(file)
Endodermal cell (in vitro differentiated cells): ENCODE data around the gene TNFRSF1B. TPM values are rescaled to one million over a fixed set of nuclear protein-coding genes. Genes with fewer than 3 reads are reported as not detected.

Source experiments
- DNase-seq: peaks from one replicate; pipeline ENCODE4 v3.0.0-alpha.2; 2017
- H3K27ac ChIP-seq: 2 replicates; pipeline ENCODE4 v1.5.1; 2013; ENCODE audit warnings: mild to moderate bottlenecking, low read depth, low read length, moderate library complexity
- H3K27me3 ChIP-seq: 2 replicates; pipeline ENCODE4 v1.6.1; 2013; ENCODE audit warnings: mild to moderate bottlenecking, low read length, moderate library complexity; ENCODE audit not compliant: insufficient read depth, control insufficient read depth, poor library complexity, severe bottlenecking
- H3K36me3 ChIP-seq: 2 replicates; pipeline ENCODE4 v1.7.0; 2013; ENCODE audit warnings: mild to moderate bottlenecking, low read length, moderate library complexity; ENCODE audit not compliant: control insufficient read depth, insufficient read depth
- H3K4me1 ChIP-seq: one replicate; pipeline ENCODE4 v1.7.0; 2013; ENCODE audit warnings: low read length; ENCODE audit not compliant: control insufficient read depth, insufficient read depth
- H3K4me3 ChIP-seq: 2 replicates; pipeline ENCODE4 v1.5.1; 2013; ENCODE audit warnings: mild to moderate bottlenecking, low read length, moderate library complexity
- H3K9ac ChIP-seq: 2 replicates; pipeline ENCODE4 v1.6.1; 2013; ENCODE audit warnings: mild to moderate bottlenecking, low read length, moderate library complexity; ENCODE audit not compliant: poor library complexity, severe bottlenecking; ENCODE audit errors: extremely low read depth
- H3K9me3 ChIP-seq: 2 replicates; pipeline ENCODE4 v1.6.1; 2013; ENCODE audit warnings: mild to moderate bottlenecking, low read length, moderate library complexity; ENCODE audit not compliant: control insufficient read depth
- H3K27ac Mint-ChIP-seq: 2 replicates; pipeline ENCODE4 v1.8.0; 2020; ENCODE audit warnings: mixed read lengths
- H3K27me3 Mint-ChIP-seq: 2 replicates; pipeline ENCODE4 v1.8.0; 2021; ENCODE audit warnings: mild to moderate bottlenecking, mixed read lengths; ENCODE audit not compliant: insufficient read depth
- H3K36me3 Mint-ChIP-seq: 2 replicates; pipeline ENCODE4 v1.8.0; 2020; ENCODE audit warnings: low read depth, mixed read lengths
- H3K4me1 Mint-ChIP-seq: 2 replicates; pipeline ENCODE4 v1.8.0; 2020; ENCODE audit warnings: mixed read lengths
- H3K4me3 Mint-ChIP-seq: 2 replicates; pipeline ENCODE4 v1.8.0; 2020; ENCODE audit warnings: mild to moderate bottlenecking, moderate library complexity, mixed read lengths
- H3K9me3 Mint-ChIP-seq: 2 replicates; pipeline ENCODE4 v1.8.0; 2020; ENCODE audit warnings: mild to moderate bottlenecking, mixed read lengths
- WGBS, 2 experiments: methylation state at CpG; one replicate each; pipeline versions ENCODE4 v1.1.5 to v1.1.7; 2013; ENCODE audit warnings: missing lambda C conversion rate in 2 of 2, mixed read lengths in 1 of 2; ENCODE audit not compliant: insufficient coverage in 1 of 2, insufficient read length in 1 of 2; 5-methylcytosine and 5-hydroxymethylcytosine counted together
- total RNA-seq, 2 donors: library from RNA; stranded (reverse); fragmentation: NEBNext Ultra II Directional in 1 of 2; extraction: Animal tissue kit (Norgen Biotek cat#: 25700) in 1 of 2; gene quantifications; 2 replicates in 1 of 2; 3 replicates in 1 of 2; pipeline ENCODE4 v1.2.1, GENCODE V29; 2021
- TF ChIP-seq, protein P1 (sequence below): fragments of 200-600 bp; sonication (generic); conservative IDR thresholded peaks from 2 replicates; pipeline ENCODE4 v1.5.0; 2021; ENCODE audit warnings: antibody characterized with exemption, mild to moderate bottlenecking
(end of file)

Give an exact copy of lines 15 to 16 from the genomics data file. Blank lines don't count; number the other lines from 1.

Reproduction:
- H3K4me3 Mint-ChIP-seq: 2 replicates; pipeline ENCODE4 v1.8.0; 2020; ENCODE audit warnings: mild to moderate bottlenecking, moderate library complexity, mixed read lengths
- H3K9me3 Mint-ChIP-seq: 2 replicates; pipeline ENCODE4 v1.8.0; 2020; ENCODE audit warnings: mild to moderate bottlenecking, mixed read lengths